The Act and the establishment of the Board will support Puerto Rico's efforts to address its immediate fiscal crisis by seeking to restore public confidence in the Commonwealth, while also remaining in compliance with the Commonwealth's constitution.

Along with the Working Group, the Board will facilitate a return to long-term fiscal sustainability and economic growth and provide Puerto Rico's creditors with assurance that conditions agreed to as part of any comprehensive debt restructuring agreement, as well as compliance with the Working Group's Fiscal and Economic Growth Plan, will be monitored by an independent, non-political body.





On September 25, 2008, Washington Mutual Bank (WaMu) became the largest U.S. bank to fail — It was closed by the Office of Thrift Supervision and the FDIC was named receiver.

In a transaction facilitated by the FDIC, JPMorgan Chase acquired WaMu's assets and most of the liabilities, including covered bonds and other secured debt. All depositors are fully protected and there will be no cost to the Deposit Insurance Fund.

Seattle-based WaMu, which was founded in 1889, is the largest bank to fail by far in the country's history. Its $307 billion in assets eclipse the $40 billion of Continental Illinois National Bank, which failed in 1984, and the $32 billion of IndyMac, which the government seized in July.

The sale of WaMu's assets to JPMorgan Chase prevents the bank's collapse from depleting the FDIC's insurance fund. Because of WaMu's sub-prime mortgages and other risky debt, JPMorgan plans to write down WaMu's loan portfolio by about $31 billion.




SMITH's primer on municipal credit quality might well include the adage that G.O. bonds are as good as gold.

The G.O bonds have earned this outstanding reputation because many are secured by the full faith and credit of municipalities. This "ad valorem" pledge is backed by the entire amount of taxable property within the communities and an unlimited tax rate.

Default studies by Fitch, S&P, and Moody's, found the incident of non-payment for municipal G.O. bonds to be almost non-existent over the past 50 years.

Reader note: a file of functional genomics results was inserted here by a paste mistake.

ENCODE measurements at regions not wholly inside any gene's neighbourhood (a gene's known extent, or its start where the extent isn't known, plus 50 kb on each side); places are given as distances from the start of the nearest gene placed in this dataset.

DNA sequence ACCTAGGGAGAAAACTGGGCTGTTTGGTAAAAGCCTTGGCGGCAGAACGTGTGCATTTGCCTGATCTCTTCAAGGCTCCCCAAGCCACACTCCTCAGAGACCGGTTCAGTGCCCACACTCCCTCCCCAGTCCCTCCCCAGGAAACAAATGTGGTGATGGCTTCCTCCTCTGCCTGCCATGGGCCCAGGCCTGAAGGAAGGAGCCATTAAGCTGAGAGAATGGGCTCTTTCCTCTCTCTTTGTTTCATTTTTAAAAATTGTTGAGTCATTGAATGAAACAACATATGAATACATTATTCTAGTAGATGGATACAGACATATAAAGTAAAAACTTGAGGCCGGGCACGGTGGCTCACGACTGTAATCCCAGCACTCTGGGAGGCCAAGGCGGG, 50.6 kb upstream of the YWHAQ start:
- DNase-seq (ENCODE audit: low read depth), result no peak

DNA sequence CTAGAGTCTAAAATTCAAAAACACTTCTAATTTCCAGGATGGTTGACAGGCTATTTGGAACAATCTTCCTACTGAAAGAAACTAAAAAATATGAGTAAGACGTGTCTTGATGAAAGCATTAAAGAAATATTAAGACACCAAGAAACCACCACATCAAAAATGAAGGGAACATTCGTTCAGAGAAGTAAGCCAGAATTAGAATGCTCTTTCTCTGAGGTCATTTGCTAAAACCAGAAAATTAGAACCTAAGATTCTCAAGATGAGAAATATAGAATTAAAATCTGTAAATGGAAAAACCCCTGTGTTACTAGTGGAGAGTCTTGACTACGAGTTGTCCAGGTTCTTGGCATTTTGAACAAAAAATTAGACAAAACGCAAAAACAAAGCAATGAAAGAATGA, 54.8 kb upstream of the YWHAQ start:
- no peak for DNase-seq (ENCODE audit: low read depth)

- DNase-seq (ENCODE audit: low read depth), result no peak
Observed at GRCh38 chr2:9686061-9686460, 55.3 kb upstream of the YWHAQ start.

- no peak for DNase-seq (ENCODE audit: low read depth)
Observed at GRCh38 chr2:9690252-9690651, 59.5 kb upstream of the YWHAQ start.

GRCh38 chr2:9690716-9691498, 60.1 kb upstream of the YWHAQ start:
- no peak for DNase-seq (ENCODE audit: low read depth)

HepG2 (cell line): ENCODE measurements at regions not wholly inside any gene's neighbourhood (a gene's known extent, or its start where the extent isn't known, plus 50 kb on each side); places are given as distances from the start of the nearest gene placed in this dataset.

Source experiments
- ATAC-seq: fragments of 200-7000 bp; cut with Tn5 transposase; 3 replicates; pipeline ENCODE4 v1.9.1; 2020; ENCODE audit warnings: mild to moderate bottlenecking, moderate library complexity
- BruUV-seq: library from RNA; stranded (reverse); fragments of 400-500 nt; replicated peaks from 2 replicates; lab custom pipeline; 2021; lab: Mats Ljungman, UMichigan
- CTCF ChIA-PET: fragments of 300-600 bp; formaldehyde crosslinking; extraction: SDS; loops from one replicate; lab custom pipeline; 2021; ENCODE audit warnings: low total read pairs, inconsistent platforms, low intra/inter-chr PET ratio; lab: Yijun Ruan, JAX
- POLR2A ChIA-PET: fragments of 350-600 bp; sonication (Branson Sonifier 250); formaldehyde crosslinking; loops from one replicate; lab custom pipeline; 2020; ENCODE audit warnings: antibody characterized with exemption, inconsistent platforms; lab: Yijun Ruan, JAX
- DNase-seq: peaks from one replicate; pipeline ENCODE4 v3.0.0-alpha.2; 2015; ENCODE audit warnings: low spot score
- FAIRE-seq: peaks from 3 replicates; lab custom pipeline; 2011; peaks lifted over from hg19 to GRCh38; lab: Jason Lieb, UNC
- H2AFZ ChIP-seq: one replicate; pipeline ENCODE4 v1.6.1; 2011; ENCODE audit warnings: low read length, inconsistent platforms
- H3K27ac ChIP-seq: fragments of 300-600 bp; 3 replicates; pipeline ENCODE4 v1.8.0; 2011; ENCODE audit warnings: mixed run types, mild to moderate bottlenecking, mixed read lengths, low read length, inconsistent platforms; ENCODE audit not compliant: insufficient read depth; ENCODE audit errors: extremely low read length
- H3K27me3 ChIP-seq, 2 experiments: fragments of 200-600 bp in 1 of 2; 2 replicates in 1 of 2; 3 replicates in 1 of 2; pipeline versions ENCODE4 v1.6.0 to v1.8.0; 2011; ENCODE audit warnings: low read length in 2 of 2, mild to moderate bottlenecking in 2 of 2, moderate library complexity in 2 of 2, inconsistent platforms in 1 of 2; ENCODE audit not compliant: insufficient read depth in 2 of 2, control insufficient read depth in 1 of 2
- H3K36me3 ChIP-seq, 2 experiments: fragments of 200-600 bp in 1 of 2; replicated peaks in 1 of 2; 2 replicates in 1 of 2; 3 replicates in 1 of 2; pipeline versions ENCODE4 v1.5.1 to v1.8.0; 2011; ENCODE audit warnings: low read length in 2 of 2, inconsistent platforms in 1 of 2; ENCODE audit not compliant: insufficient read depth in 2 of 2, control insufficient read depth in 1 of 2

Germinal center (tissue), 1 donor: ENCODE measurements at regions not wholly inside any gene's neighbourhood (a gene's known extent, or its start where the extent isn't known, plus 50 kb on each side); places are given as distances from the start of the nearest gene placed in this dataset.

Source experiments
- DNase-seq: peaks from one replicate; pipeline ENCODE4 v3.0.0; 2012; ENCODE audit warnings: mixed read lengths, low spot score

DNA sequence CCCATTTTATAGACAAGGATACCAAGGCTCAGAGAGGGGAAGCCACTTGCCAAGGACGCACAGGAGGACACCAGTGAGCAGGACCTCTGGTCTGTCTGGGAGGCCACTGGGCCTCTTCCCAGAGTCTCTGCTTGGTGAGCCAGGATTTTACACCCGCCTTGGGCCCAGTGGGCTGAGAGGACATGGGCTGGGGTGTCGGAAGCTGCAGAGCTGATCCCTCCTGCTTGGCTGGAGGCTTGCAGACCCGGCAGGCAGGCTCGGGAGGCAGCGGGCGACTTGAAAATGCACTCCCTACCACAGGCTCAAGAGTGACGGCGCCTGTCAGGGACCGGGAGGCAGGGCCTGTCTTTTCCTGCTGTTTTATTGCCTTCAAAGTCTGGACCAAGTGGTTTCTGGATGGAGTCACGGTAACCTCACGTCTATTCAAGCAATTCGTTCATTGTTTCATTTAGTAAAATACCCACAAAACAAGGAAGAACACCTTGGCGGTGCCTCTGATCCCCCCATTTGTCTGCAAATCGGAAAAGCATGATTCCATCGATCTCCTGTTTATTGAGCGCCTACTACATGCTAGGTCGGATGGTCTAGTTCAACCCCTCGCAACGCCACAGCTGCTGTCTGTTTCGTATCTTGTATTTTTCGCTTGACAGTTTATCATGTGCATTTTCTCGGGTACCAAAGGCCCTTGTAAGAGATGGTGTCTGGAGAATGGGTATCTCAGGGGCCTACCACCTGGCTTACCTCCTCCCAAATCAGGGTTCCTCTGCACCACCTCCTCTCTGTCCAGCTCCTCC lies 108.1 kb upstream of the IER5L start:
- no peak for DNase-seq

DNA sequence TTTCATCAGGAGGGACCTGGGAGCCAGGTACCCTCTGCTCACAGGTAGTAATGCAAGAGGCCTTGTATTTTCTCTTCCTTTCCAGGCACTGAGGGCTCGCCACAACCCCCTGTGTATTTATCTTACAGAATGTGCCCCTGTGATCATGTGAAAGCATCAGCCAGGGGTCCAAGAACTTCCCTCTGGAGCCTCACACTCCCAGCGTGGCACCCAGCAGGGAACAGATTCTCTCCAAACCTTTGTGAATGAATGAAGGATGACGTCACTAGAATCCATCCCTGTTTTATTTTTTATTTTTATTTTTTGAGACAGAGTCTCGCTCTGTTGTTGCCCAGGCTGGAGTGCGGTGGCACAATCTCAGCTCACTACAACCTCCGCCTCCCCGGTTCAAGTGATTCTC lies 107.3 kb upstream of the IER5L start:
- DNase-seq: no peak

However, in recent years, the non-ad valorem pledge (such as sales tax secured) has grown in popularity.  These bonds don't require voter approval and the debt doesn't burden property owners .

And, of course, revenue bonds (i.e. self-funding) were all the rage in the latter half of the last century.








The Fed's decision to cut interest rates in an attempt to stimulate domestic economic growth could be interpreted as pandering to political pressure.  After all, Mr. Johnny and Mrs. Jane Q. Public will be receiving those disappointing 401(k)  statements just before the November elections and incumbents want to know  what the Fed is doing about it.

As previously noted in these pages, the Federal Reserve is well suited to regulate growth. The Fed can crimp inflation and forestall an economic slowdown.  But, it should not attempt to stimulate economic growth.

During the past three years, Smith's asserted that elements of inflation were present in the U.S. economy.  We suggested the idea that "growth is as good as gold" actually inflated the average American's expectations about wealth. Over time, the theory became so widely held that a corollary developed to the aforementioned growth theory: momentum investing.